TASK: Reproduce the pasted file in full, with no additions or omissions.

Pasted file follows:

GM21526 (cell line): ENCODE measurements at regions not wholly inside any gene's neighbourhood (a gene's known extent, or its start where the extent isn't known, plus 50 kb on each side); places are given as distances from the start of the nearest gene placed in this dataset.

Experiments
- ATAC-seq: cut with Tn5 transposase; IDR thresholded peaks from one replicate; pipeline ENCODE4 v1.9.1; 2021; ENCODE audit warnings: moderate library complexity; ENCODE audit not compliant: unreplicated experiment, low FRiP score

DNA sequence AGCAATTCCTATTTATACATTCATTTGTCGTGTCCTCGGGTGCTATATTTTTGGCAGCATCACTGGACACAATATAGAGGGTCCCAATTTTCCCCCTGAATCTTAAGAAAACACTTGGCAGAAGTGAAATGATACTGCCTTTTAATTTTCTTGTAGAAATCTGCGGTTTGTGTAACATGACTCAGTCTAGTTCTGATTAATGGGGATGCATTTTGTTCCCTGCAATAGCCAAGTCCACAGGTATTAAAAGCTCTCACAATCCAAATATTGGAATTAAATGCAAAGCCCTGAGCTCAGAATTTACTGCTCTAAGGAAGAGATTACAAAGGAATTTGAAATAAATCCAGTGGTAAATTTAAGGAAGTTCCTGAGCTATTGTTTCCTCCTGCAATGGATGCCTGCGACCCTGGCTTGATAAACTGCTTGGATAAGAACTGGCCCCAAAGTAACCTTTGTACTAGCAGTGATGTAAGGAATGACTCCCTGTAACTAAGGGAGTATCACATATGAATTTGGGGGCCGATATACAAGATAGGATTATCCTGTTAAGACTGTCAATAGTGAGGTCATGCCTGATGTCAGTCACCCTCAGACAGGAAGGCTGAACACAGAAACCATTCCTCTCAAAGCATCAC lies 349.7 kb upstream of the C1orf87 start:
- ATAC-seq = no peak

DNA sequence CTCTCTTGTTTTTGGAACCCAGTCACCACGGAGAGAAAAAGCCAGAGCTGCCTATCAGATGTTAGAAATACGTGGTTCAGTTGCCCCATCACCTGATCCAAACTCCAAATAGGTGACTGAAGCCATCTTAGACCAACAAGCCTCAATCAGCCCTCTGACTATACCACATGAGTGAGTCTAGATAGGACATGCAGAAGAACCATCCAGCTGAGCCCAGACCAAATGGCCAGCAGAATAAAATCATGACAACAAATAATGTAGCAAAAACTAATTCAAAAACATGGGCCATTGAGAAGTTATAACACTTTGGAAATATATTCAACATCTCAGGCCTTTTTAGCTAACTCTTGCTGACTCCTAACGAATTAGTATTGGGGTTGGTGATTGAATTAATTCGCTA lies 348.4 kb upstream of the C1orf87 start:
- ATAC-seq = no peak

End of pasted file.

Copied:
GM21526 (cell line): ENCODE measurements at regions not wholly inside any gene's neighbourhood (a gene's known extent, or its start where the extent isn't known, plus 50 kb on each side); places are given as distances from the start of the nearest gene placed in this dataset.

Experiments
- ATAC-seq: cut with Tn5 transposase; IDR thresholded peaks from one replicate; pipeline ENCODE4 v1.9.1; 2021; ENCODE audit warnings: moderate library complexity; ENCODE audit not compliant: unreplicated experiment, low FRiP score

DNA sequence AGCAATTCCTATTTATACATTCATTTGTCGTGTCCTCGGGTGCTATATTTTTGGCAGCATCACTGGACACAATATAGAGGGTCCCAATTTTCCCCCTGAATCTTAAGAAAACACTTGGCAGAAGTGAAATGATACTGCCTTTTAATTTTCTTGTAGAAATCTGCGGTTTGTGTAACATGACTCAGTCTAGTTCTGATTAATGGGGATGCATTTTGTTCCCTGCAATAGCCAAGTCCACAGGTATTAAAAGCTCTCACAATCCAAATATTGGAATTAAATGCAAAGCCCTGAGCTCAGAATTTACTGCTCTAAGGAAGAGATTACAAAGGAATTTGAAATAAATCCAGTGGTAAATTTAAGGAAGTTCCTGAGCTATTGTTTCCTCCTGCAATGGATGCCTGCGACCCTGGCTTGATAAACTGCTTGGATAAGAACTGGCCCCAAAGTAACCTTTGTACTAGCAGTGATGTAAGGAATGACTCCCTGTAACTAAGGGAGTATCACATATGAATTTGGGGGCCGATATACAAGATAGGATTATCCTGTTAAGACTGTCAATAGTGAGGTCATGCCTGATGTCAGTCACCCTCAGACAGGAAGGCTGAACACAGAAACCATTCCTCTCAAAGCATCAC lies 349.7 kb upstream of the C1orf87 start:
- ATAC-seq = no peak

DNA sequence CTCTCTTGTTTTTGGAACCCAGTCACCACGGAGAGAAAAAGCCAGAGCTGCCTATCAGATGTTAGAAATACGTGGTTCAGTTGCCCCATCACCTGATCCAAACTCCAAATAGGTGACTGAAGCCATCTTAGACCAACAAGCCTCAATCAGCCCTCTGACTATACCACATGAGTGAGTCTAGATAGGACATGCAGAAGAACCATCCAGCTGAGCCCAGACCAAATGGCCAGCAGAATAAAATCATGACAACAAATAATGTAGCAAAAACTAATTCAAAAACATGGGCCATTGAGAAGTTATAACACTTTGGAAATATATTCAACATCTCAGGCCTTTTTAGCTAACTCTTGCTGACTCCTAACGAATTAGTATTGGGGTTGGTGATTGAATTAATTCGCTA lies 348.4 kb upstream of the C1orf87 start:
- ATAC-seq = no peak